The new single-board computer Raspberry Pi 5 does not natively support M.2 format SSDs.
But startup Pineberry Pi has developed an expansion board, called HatDrive, that allows you to retrofit an M.2 SSD.
The Raspberry Pi Foundation has only announced such a solution for next year’s Raspberry Pi 5, but Pineberry Pi boards are already available.
Can be mounted on top of Raspberry Pi 5HatDrive TopThe price is 20 euros + shipping.Although it offers an M.2 slot, it only supports the short formats M.2 2230 and M.2 2242.
In addition to the above formats, a little more expensive at around 26 eurosunder the motherboardHatDrive Bottom also fits the commonly used 8 cm length M.2 2280 SSD.
PCIe/NVMe only with handbrake
However, the adapter board only supports NVMe SSDs with M keys, not SATA models.
Connections are limited to less than 1 GB/s (gross) with PCIe 3.0 x1, so the maximum performance of the SSD is hardly available.
However, on the Raspberry Pi 5 side, the connection (via the FPC connector) is even slower, as this type of adapter only offers 0.5 GB/s (500 MB/s) of PCIe 2.0 x1.
Mirosław Folejewski, one of the two founders of Pineberry Pi, demonstrated on X (formerly Twitter) how to put a smaller version on a Raspberry Pi 5 and connect it to a 40-pin socket with a short cable. Masu.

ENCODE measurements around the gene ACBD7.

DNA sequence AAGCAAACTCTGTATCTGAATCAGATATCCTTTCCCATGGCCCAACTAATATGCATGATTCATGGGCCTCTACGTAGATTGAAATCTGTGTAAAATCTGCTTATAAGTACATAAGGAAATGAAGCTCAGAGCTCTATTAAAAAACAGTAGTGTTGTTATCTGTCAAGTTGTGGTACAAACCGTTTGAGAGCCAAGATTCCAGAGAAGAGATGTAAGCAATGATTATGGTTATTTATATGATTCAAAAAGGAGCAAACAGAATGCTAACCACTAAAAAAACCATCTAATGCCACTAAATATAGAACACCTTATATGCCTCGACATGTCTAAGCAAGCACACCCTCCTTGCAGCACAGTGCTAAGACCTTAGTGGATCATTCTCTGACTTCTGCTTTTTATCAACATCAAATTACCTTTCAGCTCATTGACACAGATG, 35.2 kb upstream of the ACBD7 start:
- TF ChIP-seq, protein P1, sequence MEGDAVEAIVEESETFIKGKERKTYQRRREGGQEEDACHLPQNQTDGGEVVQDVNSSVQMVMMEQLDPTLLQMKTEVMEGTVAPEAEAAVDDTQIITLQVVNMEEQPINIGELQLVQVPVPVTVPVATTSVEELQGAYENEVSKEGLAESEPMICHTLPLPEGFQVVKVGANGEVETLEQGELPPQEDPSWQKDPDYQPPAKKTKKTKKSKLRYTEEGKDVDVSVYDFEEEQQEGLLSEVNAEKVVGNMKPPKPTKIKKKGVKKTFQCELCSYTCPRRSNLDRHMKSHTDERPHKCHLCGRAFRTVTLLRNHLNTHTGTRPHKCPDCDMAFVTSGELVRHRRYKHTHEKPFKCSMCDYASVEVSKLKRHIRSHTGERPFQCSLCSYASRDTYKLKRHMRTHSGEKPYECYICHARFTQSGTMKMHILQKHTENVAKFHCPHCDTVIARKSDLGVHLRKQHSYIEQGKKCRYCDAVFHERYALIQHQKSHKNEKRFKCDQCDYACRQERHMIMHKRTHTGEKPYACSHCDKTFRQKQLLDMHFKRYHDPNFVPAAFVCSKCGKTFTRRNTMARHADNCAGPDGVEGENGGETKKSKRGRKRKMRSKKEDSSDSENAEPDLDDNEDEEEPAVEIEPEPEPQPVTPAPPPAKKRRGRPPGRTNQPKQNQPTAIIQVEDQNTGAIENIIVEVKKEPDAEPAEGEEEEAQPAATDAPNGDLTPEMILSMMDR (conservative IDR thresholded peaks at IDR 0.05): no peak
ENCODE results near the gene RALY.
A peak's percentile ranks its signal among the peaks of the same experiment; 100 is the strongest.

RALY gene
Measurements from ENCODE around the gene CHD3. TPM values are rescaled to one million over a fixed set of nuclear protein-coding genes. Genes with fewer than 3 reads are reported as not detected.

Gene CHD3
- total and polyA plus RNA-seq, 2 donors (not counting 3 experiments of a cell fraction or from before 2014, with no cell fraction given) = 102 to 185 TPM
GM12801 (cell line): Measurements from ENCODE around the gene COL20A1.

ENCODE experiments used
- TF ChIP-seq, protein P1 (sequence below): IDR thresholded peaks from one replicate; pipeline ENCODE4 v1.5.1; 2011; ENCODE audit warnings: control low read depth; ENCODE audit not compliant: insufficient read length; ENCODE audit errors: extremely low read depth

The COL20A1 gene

The adapter board measures 65 x 56.5 mm, which corresponds to the official Raspberry Pi HAT dimensions.
The larger model at the bottom measures 90 x 56 mm, so it’s too large to fit into the official Raspberry Pi 5 housing.
Tom’s HardwareAs reported bythe Raspberry Pi Foundation is planning two formats for the official Raspberry Pi M.2 HAT.
Source: CompuBase – HatDrive: M.2-SSDs beim Raspberry Pi 5 nachrüsten
Raspberry Pi5 has not yet been sold in Japan as it has not passed technical compliance certification, but it seems that an M.2 adapter (so-called HatDrive) is already on sale globally.
As mentioned in the original article, Raspberry Pi5 comes with a PCIe interface, which allows you to use commercially available M.2.
However, the link speed is PCIe2.0x1, so it is 550MB/s, which is almost the same speed as SATA.
It’s only a little faster than USB 3.0, but I think it’s a big move that you can now use a general M.2 SSD for storage.
Does RaspberryPi need to be this high-performance for its intended use? However, considering that it is gradually becoming closer to the PC, shouldn’t it be welcomed as normal?
I think it can be said that the Raspberry Pi 5 has performance closer to that of a PC compared to the Raspberry Pi 4.
There was a kit available that uses the Pi4 as a NAS, but I think a more enhanced NAS kit for the Pi5 will be released.
The N100 also has enough performance to be used as a normal PC, but the Raspberry Pi5 has about 2/3 the performance of the N100 when compared with Geekbench 5/6, so it has much higher performance than GeminiLake/Reflesh.
Therefore, you can install Linux and use it comfortably as a normal ultra-small desktop.